marched a body of troops to the place; but when they arrived in
the valley, they found that it had been deserted by the inhabitants,
who had rctilcd to tie mountains, and hid themselves in dens and
caves of the earth. The archdeacon and lieutenant immediately fol-
loNced them with their troops, and catching many cast them head-
long from precipices, bywhich they were dashed to pieces. Several,
however, retired to the innermost parts of the caverns, and knowing
the intricacies, were able to conceal themselves. The archdeacon
and lieutenant not'- -ii capable of finding them, ordered the mouths
of the caves to be I I with faggots, which being lighted, those
within were suffocated. On searching the caves, numerous children
were found smothered, either in their cradles or in their mothers'
arms; and upon the whole, about 3,000 men, women, and children
were destroyed in this persecution.
Waldo remained three years undiscovered in Lyons, though the
utmost diligence was used to apprehend him, but at length he found
an opportunity of escaping from the place of his concealment to the
mountains of Dauphiny. H-e soon after found r-i-r t ---- --t-
his doctrines in Dauphiny and Picardy, which so .
king of France, that he put the latter province, which contained
most of his followers, under military execution, destroying above
300 gentlemen's seats.

The Pcrrsccutions of the Albigcnses.
THI- Albigenses were a people of the reformed religion, who inha-
bited the country of Albi. They were condemned on account of reli-


gion in the council of Lateran, by order of pope Alexander the third,
but they increased so rapidly, that many cities were inhabited exclu-
sively by persons of their persuasion, and several eminent noblemen
embraced their doctrines. Among the latter were two distinguished
noblemen of the name of Raymond, earls of Toulouse and Foix.
The pope at length pretended that lie wished to draw them to the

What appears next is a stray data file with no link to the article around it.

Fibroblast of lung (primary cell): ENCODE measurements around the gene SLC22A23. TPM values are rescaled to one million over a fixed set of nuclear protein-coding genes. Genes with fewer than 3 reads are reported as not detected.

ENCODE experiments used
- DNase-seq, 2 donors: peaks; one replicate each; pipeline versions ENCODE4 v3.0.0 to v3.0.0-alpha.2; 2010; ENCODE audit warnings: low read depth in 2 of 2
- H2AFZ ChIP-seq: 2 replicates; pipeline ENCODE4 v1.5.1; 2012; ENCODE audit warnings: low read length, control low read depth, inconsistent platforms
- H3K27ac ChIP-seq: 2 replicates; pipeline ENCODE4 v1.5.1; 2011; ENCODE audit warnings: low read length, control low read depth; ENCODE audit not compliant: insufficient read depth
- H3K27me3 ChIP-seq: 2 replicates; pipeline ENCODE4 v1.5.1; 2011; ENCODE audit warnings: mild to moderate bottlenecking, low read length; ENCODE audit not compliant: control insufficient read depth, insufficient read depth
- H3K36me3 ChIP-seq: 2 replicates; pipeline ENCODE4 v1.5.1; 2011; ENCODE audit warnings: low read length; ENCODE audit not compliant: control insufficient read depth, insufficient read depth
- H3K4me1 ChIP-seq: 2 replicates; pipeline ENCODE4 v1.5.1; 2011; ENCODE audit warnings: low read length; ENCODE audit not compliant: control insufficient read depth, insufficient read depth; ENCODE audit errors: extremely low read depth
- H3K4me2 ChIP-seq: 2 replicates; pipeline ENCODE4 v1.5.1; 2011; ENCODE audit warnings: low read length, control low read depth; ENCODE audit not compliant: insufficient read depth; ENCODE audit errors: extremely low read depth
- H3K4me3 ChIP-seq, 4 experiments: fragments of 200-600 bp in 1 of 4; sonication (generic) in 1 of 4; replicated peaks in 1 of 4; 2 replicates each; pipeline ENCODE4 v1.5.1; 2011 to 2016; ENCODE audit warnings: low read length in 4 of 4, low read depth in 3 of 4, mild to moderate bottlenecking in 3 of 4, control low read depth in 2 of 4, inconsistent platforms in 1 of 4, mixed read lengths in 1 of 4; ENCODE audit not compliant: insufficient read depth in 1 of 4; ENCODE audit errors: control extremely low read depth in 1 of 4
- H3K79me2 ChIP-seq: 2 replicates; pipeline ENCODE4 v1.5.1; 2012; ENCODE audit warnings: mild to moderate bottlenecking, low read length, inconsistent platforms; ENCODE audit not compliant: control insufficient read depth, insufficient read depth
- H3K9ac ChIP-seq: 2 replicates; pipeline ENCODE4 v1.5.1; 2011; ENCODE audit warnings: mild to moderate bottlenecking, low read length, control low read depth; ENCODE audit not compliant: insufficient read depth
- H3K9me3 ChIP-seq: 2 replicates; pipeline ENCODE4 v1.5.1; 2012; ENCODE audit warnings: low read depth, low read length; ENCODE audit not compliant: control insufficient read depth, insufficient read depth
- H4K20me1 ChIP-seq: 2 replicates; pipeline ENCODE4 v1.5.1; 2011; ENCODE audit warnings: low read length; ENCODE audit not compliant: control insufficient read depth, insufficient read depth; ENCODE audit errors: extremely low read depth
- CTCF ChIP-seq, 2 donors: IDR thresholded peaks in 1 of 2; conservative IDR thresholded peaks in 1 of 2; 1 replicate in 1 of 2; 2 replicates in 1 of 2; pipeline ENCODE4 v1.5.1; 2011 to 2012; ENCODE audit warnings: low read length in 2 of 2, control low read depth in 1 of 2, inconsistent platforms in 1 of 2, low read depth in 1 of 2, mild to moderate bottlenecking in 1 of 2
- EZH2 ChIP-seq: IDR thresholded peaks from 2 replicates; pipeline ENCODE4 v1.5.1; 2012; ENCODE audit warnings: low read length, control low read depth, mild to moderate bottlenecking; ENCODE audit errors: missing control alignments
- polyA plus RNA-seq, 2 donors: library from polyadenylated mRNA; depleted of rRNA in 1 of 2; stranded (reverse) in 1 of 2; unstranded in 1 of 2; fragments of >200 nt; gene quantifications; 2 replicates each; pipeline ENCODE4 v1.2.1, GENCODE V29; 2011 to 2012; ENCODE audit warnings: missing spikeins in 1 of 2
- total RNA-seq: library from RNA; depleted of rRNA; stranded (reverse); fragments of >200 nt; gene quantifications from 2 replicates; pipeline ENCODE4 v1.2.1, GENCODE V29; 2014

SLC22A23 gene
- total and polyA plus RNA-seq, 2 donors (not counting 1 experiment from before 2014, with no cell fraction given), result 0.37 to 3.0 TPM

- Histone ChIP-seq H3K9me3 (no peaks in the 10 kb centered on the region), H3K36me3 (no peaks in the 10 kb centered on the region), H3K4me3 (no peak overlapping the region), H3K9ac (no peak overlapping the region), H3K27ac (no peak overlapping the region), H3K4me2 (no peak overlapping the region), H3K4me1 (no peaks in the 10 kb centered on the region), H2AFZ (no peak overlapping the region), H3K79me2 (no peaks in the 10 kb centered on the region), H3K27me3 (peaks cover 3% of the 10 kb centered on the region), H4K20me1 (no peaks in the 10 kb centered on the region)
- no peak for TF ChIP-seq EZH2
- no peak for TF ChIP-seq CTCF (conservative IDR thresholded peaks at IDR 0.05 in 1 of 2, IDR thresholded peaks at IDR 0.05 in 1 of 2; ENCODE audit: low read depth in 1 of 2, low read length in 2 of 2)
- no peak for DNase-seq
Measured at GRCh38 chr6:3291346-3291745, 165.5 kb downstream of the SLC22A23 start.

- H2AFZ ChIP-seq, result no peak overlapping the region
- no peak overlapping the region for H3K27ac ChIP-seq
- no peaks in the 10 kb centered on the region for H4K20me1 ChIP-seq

Romish faith by sound argument and clear reasoning, and for this
and ordered a general conference; in which, however, the popish
doctors were entirely overcome by the arguments of Arnold, a re-
formed clergyman, whose reasoning were so strong that they were
compelled to yield submission.
A friar, named Peter, having been murdered in the dominions of
the earl of Toulouse, the pope made the murder a pretence to per-
secute that nobleman and his subjects. He sent agents throughout
Europe to raise forces to act coercively against the Albigenses, and
promised paradise to all that would enter this war (which he termed
a holy war), and bear arms for forty days. The same indulgence
was held out to all who entered for this purpose as to such as
engaged in crusades to the Holy Land. He also sent orders to all
archbishops and bishops to excommunicate the earl of Toulouse
every Sabbath and festival; at the same ,',. .1 1 ;-.. 11 his sub-
jects from their oath of allegiance, and .... ..... I..'. to pursue
his person, possess his land, destroy his property, and murder such of
his subjects as continued faithful. The earl hearing of these mighty
preparations against him, wrote to the pope in a very candid manner,
desiring not to be condemned unheard, and assuring hins that he
had not the least hand in Peter's death ; for that friar was killed by
a gentleman who, immediately after the murder, fled out of his ter-
ritories. But the pope, being determined on his destruction, was
resolved not to hear his defence; and a formidable army, with